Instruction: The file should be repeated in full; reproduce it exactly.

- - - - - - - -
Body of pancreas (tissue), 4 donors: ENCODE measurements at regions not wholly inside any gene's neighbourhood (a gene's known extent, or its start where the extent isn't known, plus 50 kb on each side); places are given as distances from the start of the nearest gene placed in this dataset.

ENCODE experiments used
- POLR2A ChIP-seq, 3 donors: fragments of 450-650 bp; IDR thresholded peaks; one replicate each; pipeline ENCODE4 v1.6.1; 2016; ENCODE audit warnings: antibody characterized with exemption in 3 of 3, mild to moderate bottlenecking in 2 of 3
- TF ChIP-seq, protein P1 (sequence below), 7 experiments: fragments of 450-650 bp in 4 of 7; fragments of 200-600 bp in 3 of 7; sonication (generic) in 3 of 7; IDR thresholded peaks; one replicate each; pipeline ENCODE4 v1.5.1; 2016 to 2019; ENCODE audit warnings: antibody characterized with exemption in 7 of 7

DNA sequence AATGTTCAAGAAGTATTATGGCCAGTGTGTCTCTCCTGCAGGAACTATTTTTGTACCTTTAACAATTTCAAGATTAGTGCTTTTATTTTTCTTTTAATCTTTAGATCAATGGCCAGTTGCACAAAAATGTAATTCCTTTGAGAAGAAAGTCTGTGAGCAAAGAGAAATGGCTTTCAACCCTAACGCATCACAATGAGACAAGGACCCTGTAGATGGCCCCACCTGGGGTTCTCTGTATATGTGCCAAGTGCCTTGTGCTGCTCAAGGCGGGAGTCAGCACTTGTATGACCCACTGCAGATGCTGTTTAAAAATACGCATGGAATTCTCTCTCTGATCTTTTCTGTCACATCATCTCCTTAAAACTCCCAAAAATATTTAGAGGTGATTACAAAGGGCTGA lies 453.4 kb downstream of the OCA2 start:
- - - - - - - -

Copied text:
Body of pancreas (tissue), 4 donors: ENCODE measurements at regions not wholly inside any gene's neighbourhood (a gene's known extent, or its start where the extent isn't known, plus 50 kb on each side); places are given as distances from the start of the nearest gene placed in this dataset.

ENCODE experiments used
- POLR2A ChIP-seq, 3 donors: fragments of 450-650 bp; IDR thresholded peaks; one replicate each; pipeline ENCODE4 v1.6.1; 2016; ENCODE audit warnings: antibody characterized with exemption in 3 of 3, mild to moderate bottlenecking in 2 of 3
- TF ChIP-seq, protein P1 (sequence below), 7 experiments: fragments of 450-650 bp in 4 of 7; fragments of 200-600 bp in 3 of 7; sonication (generic) in 3 of 7; IDR thresholded peaks; one replicate each; pipeline ENCODE4 v1.5.1; 2016 to 2019; ENCODE audit warnings: antibody characterized with exemption in 7 of 7

DNA sequence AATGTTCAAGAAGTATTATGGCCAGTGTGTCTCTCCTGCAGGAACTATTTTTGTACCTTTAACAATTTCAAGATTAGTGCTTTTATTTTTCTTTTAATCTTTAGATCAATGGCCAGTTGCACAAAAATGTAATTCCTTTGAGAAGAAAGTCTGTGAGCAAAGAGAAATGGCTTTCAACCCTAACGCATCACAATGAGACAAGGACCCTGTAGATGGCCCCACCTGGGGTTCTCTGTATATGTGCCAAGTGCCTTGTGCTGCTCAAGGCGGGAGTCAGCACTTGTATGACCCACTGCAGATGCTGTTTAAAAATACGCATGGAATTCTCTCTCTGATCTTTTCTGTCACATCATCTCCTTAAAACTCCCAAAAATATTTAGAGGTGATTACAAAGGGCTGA lies 453.4 kb downstream of the OCA2 start: